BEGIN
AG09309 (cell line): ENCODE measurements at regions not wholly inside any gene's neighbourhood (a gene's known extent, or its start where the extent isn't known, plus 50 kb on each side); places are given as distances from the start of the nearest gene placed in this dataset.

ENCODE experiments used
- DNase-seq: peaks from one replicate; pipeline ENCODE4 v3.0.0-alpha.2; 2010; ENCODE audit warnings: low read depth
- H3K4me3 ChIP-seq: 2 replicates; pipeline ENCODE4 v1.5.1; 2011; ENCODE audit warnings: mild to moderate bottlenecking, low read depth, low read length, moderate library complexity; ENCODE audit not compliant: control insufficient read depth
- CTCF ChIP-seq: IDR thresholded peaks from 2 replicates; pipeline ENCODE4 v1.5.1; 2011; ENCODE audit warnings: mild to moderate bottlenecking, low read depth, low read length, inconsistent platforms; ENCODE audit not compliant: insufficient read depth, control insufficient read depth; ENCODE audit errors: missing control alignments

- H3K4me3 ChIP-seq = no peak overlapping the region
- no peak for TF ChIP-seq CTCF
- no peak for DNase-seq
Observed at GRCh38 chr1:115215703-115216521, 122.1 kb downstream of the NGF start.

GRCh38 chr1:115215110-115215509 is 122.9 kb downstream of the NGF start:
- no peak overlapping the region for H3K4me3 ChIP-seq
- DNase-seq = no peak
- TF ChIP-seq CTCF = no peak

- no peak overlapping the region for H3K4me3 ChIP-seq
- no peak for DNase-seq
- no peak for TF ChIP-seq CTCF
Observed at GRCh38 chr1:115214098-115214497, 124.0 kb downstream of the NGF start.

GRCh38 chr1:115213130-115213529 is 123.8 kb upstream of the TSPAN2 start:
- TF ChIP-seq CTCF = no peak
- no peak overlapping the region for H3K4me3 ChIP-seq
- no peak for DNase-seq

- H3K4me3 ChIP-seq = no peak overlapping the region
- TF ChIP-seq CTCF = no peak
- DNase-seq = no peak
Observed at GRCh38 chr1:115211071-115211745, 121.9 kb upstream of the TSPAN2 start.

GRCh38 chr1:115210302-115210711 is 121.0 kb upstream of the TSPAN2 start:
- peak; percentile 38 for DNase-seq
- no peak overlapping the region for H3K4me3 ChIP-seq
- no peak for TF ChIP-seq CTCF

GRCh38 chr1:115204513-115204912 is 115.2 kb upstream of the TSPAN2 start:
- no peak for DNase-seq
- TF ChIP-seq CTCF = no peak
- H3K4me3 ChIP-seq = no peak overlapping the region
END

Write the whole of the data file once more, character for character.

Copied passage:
AG09309 (cell line): ENCODE measurements at regions not wholly inside any gene's neighbourhood (a gene's known extent, or its start where the extent isn't known, plus 50 kb on each side); places are given as distances from the start of the nearest gene placed in this dataset.

ENCODE experiments used
- DNase-seq: peaks from one replicate; pipeline ENCODE4 v3.0.0-alpha.2; 2010; ENCODE audit warnings: low read depth
- H3K4me3 ChIP-seq: 2 replicates; pipeline ENCODE4 v1.5.1; 2011; ENCODE audit warnings: mild to moderate bottlenecking, low read depth, low read length, moderate library complexity; ENCODE audit not compliant: control insufficient read depth
- CTCF ChIP-seq: IDR thresholded peaks from 2 replicates; pipeline ENCODE4 v1.5.1; 2011; ENCODE audit warnings: mild to moderate bottlenecking, low read depth, low read length, inconsistent platforms; ENCODE audit not compliant: insufficient read depth, control insufficient read depth; ENCODE audit errors: missing control alignments

- H3K4me3 ChIP-seq = no peak overlapping the region
- no peak for TF ChIP-seq CTCF
- no peak for DNase-seq
Observed at GRCh38 chr1:115215703-115216521, 122.1 kb downstream of the NGF start.

GRCh38 chr1:115215110-115215509 is 122.9 kb downstream of the NGF start:
- no peak overlapping the region for H3K4me3 ChIP-seq
- DNase-seq = no peak
- TF ChIP-seq CTCF = no peak

- no peak overlapping the region for H3K4me3 ChIP-seq
- no peak for DNase-seq
- no peak for TF ChIP-seq CTCF
Observed at GRCh38 chr1:115214098-115214497, 124.0 kb downstream of the NGF start.

GRCh38 chr1:115213130-115213529 is 123.8 kb upstream of the TSPAN2 start:
- TF ChIP-seq CTCF = no peak
- no peak overlapping the region for H3K4me3 ChIP-seq
- no peak for DNase-seq

- H3K4me3 ChIP-seq = no peak overlapping the region
- TF ChIP-seq CTCF = no peak
- DNase-seq = no peak
Observed at GRCh38 chr1:115211071-115211745, 121.9 kb upstream of the TSPAN2 start.

GRCh38 chr1:115210302-115210711 is 121.0 kb upstream of the TSPAN2 start:
- peak; percentile 38 for DNase-seq
- no peak overlapping the region for H3K4me3 ChIP-seq
- no peak for TF ChIP-seq CTCF

GRCh38 chr1:115204513-115204912 is 115.2 kb upstream of the TSPAN2 start:
- no peak for DNase-seq
- TF ChIP-seq CTCF = no peak
- H3K4me3 ChIP-seq = no peak overlapping the region